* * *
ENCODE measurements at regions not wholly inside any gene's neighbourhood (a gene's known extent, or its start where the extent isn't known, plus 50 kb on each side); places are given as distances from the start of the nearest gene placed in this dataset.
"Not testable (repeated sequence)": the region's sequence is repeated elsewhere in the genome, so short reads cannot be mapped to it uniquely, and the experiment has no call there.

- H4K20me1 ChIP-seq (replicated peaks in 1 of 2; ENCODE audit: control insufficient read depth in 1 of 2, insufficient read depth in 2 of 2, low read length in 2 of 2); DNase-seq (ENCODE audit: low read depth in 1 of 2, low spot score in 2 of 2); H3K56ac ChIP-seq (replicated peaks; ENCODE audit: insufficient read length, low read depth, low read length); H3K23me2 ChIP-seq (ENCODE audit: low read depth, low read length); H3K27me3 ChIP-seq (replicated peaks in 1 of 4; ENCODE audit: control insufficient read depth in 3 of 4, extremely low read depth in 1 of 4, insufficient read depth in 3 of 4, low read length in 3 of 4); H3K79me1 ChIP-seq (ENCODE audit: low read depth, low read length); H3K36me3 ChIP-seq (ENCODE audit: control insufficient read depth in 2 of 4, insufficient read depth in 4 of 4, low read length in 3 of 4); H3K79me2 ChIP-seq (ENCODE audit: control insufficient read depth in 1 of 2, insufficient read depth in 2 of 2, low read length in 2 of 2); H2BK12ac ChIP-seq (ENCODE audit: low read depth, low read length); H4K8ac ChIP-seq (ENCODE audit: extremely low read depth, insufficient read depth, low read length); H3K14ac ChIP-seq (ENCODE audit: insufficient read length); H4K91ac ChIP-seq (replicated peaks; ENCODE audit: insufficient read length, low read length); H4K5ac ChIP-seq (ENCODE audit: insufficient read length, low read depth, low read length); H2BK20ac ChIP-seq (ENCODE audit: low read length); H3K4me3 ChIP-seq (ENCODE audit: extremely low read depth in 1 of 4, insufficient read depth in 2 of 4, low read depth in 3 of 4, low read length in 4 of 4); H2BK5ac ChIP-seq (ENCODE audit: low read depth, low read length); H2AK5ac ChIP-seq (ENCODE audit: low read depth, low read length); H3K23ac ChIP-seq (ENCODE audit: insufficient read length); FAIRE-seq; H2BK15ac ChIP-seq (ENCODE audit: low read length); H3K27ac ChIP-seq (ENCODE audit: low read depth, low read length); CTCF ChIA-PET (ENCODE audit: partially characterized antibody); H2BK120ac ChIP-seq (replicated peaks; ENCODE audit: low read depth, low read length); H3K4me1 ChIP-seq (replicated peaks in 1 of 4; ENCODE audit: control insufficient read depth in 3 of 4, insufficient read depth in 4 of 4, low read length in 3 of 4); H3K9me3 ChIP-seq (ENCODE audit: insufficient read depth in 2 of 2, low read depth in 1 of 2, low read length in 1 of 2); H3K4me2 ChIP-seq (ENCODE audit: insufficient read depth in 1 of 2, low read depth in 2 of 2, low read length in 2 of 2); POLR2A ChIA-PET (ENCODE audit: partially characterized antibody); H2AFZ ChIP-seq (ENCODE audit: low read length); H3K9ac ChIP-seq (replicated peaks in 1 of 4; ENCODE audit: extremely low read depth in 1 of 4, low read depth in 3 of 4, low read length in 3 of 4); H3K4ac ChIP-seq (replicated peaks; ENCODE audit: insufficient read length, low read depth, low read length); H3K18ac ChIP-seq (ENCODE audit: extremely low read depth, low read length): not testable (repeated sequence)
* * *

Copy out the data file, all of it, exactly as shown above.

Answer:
ENCODE measurements at regions not wholly inside any gene's neighbourhood (a gene's known extent, or its start where the extent isn't known, plus 50 kb on each side); places are given as distances from the start of the nearest gene placed in this dataset.
"Not testable (repeated sequence)": the region's sequence is repeated elsewhere in the genome, so short reads cannot be mapped to it uniquely, and the experiment has no call there.

- H4K20me1 ChIP-seq (replicated peaks in 1 of 2; ENCODE audit: control insufficient read depth in 1 of 2, insufficient read depth in 2 of 2, low read length in 2 of 2); DNase-seq (ENCODE audit: low read depth in 1 of 2, low spot score in 2 of 2); H3K56ac ChIP-seq (replicated peaks; ENCODE audit: insufficient read length, low read depth, low read length); H3K23me2 ChIP-seq (ENCODE audit: low read depth, low read length); H3K27me3 ChIP-seq (replicated peaks in 1 of 4; ENCODE audit: control insufficient read depth in 3 of 4, extremely low read depth in 1 of 4, insufficient read depth in 3 of 4, low read length in 3 of 4); H3K79me1 ChIP-seq (ENCODE audit: low read depth, low read length); H3K36me3 ChIP-seq (ENCODE audit: control insufficient read depth in 2 of 4, insufficient read depth in 4 of 4, low read length in 3 of 4); H3K79me2 ChIP-seq (ENCODE audit: control insufficient read depth in 1 of 2, insufficient read depth in 2 of 2, low read length in 2 of 2); H2BK12ac ChIP-seq (ENCODE audit: low read depth, low read length); H4K8ac ChIP-seq (ENCODE audit: extremely low read depth, insufficient read depth, low read length); H3K14ac ChIP-seq (ENCODE audit: insufficient read length); H4K91ac ChIP-seq (replicated peaks; ENCODE audit: insufficient read length, low read length); H4K5ac ChIP-seq (ENCODE audit: insufficient read length, low read depth, low read length); H2BK20ac ChIP-seq (ENCODE audit: low read length); H3K4me3 ChIP-seq (ENCODE audit: extremely low read depth in 1 of 4, insufficient read depth in 2 of 4, low read depth in 3 of 4, low read length in 4 of 4); H2BK5ac ChIP-seq (ENCODE audit: low read depth, low read length); H2AK5ac ChIP-seq (ENCODE audit: low read depth, low read length); H3K23ac ChIP-seq (ENCODE audit: insufficient read length); FAIRE-seq; H2BK15ac ChIP-seq (ENCODE audit: low read length); H3K27ac ChIP-seq (ENCODE audit: low read depth, low read length); CTCF ChIA-PET (ENCODE audit: partially characterized antibody); H2BK120ac ChIP-seq (replicated peaks; ENCODE audit: low read depth, low read length); H3K4me1 ChIP-seq (replicated peaks in 1 of 4; ENCODE audit: control insufficient read depth in 3 of 4, insufficient read depth in 4 of 4, low read length in 3 of 4); H3K9me3 ChIP-seq (ENCODE audit: insufficient read depth in 2 of 2, low read depth in 1 of 2, low read length in 1 of 2); H3K4me2 ChIP-seq (ENCODE audit: insufficient read depth in 1 of 2, low read depth in 2 of 2, low read length in 2 of 2); POLR2A ChIA-PET (ENCODE audit: partially characterized antibody); H2AFZ ChIP-seq (ENCODE audit: low read length); H3K9ac ChIP-seq (replicated peaks in 1 of 4; ENCODE audit: extremely low read depth in 1 of 4, low read depth in 3 of 4, low read length in 3 of 4); H3K4ac ChIP-seq (replicated peaks; ENCODE audit: insufficient read length, low read depth, low read length); H3K18ac ChIP-seq (ENCODE audit: extremely low read depth, low read length): not testable (repeated sequence)